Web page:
Are you a big believer in dreams? I am. I think dreams can tell us a lot about ourselves. The thing that I dream about the most, the thing that really reveals the most about what's going in the deep, dark workings of my inner self, are snakes. In real life, I am terrified of snakes. Actually, terrified is a very modest description. It's more of an outer-body experience: I can see myself having the cold sweats, the tears, the hysteria, the uncontrollable shaking whenever I have a close encounter with a snake, but I'm not really there, I'm just looking down at this person who is having this freak out.

It isn't pretty. Just ask the kids.

But whenever I have stress in my regular life, known or unknown, I go to bed at night and dream about snakes, waking up hours later crying and whimpering and David shaking me gently and whispering, "Sh-hh, sh-hh, sh-hh". This has happened all my life, and I am convinced that I had some evil encounter with a snake in my early days that left me scarred for life.

One morning this spring, after having these dreams all week, I Googled snake dreams and what they mean. Once I got beyond all the scary pictures, I was actually surprised to learn that, among other meanings, they are signs of creativity and transformation, of resolving issues and of healing. After I read this, I felt comforted and uplifted. My mind was telling me to delve deeper into myself to see what all I could do and not be afraid to try new things. My mind was telling me to challenge myself, and I discovered this year, that I thrive on challenges, that they help me grow and to be confident. And the funny thing? After I looked up snake dreams and what they mean, I haven't had any since. I think I just needed to know why I was having them so much and once I found out, I could consciously begin to tap into that creativity and discover what I could do. 

I told you I was fascinated by dreams.

This week, I began having a different dream. I've been dreaming of babies, little boy babies actually. The little tot has been really cute and very happy. In the dreams, he's been swaddled in blankets (I still can't swaddle a baby to save my life. David is the master at that and when the kids were infants, I'd just pass them off to him when they needed to be cocooned). The tiny boy is asleep, his little fingers gently playing with the edges of the blanket. In the first dream, he broke out into a glorious little smile and softly chuckled to himself; the second dream, he just slept, stretching every so often and then re-settling himself.

After I awoke this morning, I once again took to Google (because Mr. Google knows everything) and looked up the interpretation of baby dreams. Out of all the different meanings, this one made the most sense:

If you’re cradling a little bundle of joy/ poop in your dream, you may be harkening back to an earlier period in your life when people depended on you and you felt needed. Search the rest of your dream for clues about what time period you’re really thinking about — it could have been a time you were caring for an actual child or family member, or just a time when you had a lot of responsibility at work. What was it about that responsibility that made you feel good, and how can you apply that quality to your life now?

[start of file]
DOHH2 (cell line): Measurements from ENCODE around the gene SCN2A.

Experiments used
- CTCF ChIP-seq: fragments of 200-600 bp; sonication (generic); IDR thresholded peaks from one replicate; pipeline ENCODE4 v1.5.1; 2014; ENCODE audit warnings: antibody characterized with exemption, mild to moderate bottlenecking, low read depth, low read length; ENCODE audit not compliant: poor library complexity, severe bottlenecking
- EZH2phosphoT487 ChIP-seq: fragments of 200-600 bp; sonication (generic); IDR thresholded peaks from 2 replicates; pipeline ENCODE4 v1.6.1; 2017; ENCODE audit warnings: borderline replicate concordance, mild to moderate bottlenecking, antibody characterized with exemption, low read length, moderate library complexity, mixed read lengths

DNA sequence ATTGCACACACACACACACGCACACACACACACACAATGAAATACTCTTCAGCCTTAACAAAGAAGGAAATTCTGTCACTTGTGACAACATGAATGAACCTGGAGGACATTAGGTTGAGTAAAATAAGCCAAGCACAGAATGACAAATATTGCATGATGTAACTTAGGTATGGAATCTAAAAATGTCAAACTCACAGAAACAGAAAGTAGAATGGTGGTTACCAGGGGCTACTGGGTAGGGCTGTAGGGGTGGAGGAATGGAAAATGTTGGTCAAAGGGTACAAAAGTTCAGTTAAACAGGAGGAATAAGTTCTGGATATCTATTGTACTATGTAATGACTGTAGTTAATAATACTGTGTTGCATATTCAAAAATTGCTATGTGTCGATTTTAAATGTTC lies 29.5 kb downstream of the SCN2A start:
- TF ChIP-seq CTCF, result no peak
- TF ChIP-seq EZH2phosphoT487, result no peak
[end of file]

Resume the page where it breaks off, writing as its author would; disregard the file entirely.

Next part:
— www.bustle.com

It kinda broke my heart  because I realized that the boy in my dreams is Joe, but when he was a newborn and my mind is telling me that he's outgrowing the need for me. Yes, he's still home and needs to be reminded to take out the trash and still falls asleep in the backseat after a long day of kayaking or mountain biking, but he only has two years left of living with us before he's off pursuing a career as a park ranger. I've never allowed myself to believe that he'd ever leave us; with Meghan, I did. It broke my heart to think of her leaving us, but I could see her in college and I could see her as an adult living in Washington, DC and changing the world. But I won't allow myself to see Joe doing that.

Joe has been my sidekick for his whole life. We get each other, we both have the same temper (but he has David's rational, logical side. In fact, both kids inherited that same irritating quality from him) and we both are quick to laugh and to see the humor in the world. The two of us like doing yard work and playing in the water; the two of us both wonder about odd things (he asked me the other day why we have toe nails and he also has a fascination with hands and likes to talk about them); we both like a clean house and we both a healthy amount of curiosity about life. I need him to help keep me grounded and to keep being a mother. When he goes off into the Big World, who will take care of him and who will take care of me? I know that the role of a parent is to teach your child to leave you and to pursue his own way in the world, but it is the hardest thing to actually carry out and to do so successfully. Parenting is all about learning. You never stop learning. When I got frustrated with Meghan as a toddler, I used to tell her that I've never been a momma before and that I wasn't really quite sure what I was doing. And that is so true. You don't wake up one day and discover that you know all the parenting tricks in the book or that you have it all figured out.

Because you don't. You never have the right answers and Mr. Google never has the right answers. Books and the Internet can't tell you the right answers. You have to figure it all out yourself and to trust your gut that you made the right decision, that you chose the right words, that you picked the right time. It's all just a matter of trusting yourself and then keeping your fingers crossed that you raised a respectable and happy human being.

All this from having a dream.